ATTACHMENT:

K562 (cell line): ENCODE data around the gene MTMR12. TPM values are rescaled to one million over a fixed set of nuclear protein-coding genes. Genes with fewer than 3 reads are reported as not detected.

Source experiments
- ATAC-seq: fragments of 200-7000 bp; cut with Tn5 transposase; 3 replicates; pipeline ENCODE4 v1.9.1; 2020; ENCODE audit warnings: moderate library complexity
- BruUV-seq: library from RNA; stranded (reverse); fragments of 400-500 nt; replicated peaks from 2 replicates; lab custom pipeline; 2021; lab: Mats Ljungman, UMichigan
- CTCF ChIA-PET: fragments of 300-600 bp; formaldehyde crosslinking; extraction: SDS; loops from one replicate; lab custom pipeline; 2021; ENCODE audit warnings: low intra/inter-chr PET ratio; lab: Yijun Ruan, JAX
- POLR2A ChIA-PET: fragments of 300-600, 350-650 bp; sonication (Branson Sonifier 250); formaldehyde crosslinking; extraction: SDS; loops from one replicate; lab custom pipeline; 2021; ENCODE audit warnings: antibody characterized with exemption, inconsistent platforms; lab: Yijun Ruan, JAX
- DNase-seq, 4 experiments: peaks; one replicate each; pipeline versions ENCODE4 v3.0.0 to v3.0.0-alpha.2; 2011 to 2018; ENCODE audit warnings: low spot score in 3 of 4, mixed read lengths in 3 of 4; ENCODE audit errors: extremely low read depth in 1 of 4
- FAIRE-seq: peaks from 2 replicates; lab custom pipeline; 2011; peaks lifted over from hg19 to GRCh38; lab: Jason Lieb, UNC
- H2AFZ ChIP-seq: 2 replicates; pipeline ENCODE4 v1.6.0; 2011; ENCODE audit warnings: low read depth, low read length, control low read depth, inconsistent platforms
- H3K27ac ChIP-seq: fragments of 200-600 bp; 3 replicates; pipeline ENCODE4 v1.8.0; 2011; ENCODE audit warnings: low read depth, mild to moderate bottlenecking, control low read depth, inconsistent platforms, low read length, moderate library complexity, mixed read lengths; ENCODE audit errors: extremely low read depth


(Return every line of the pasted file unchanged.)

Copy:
K562 (cell line): ENCODE data around the gene MTMR12. TPM values are rescaled to one million over a fixed set of nuclear protein-coding genes. Genes with fewer than 3 reads are reported as not detected.

Source experiments
- ATAC-seq: fragments of 200-7000 bp; cut with Tn5 transposase; 3 replicates; pipeline ENCODE4 v1.9.1; 2020; ENCODE audit warnings: moderate library complexity
- BruUV-seq: library from RNA; stranded (reverse); fragments of 400-500 nt; replicated peaks from 2 replicates; lab custom pipeline; 2021; lab: Mats Ljungman, UMichigan
- CTCF ChIA-PET: fragments of 300-600 bp; formaldehyde crosslinking; extraction: SDS; loops from one replicate; lab custom pipeline; 2021; ENCODE audit warnings: low intra/inter-chr PET ratio; lab: Yijun Ruan, JAX
- POLR2A ChIA-PET: fragments of 300-600, 350-650 bp; sonication (Branson Sonifier 250); formaldehyde crosslinking; extraction: SDS; loops from one replicate; lab custom pipeline; 2021; ENCODE audit warnings: antibody characterized with exemption, inconsistent platforms; lab: Yijun Ruan, JAX
- DNase-seq, 4 experiments: peaks; one replicate each; pipeline versions ENCODE4 v3.0.0 to v3.0.0-alpha.2; 2011 to 2018; ENCODE audit warnings: low spot score in 3 of 4, mixed read lengths in 3 of 4; ENCODE audit errors: extremely low read depth in 1 of 4
- FAIRE-seq: peaks from 2 replicates; lab custom pipeline; 2011; peaks lifted over from hg19 to GRCh38; lab: Jason Lieb, UNC
- H2AFZ ChIP-seq: 2 replicates; pipeline ENCODE4 v1.6.0; 2011; ENCODE audit warnings: low read depth, low read length, control low read depth, inconsistent platforms
- H3K27ac ChIP-seq: fragments of 200-600 bp; 3 replicates; pipeline ENCODE4 v1.8.0; 2011; ENCODE audit warnings: low read depth, mild to moderate bottlenecking, control low read depth, inconsistent platforms, low read length, moderate library complexity, mixed read lengths; ENCODE audit errors: extremely low read depth